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In Medieval Europe, the trade guilds had three ranks:

  1. The Apprentice. The kid. The boy. The lowest guy on the totem pole.

2. The Journeyman. From the French for ‘a day’s work’, i.e. “journée”. He was paid by the day. If he worked hard and saved his money, one day he could afford to open up his own business and become...

3. The Master. The guy who owns the shop, the guy in charge. After many years of training and paying your dues as a journeyman, when it came time for you to be examined for your worthiness, you’d produce a piece of work that demonstrated to the guild that you had reached mastery. This was called your “Masterpiece”. That’s where the word originally comes from.

The interesting thing is, even though apprentices were lowest in the pecking order, they were highly valued.

This was because a Master’s reputation ultimately didn’t rest with his skills, but with the skills of his students/workers. You had skills that were useful to the guild, but in return for membership, the guild expected you to pass your skills along to the next generation. This also meant that by the time the master reached old age, he’d have fresh, young, strong bodies around to do the actual hard work, just as he was getting ready to kick back.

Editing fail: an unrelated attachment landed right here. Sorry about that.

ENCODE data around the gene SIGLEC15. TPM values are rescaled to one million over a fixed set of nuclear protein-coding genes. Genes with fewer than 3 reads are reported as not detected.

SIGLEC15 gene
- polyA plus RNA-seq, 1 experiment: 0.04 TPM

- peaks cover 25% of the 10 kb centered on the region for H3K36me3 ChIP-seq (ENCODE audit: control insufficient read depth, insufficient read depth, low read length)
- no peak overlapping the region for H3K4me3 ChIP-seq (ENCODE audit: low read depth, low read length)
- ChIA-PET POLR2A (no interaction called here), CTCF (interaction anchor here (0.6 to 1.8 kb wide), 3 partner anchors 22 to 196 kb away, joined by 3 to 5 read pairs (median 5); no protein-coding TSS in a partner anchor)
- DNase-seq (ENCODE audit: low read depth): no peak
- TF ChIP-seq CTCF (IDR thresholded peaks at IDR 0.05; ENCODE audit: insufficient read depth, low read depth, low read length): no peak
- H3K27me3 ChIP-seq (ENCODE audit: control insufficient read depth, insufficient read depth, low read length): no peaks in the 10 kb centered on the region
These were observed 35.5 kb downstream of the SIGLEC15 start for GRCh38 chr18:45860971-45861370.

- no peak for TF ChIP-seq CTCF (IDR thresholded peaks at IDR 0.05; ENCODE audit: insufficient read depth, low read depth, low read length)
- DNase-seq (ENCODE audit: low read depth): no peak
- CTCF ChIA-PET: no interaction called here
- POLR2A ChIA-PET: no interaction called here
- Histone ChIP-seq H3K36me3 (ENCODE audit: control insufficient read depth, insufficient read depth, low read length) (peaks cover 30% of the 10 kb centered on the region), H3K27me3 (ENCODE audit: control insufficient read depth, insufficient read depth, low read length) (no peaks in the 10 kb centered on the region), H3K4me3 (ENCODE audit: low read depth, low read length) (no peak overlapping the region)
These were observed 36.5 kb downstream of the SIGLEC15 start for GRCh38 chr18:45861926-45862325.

Just like the Olympic ceremony suggests, you don’t own the torch, you just get to carry it for a bit before passing it along. It’s the flame that matters, not the carrier.

But you had to be a master before you could teach. The great 20th Century scientist, Richard Feynman, once said that the best way to make sure you really know something (mastery) is to teach it to another (apprentice). Makes sense.

And it also makes sense in the corporate world. When a senior executive becomes a mentor to a younger mentee, it’s not just the mentee who benefits. According to HBR:

“Data shows that the sponsor also gains enormous value from this relationship. According to a nationally representative survey conducted for my new book, The Sponsor Effect: How to Be a Better Leader by Investing in Others, senior-level managers who have a protégé are 53% more likely to report having received a promotion in the previous two years. Entry-level managers who have a protégé are 60% more likely to have received a stretch assignment.”

It’s a story as old as time: you never maximize your true potential until you stop making it just about you. 

Again, it’s the flame that matters, not the carrier.

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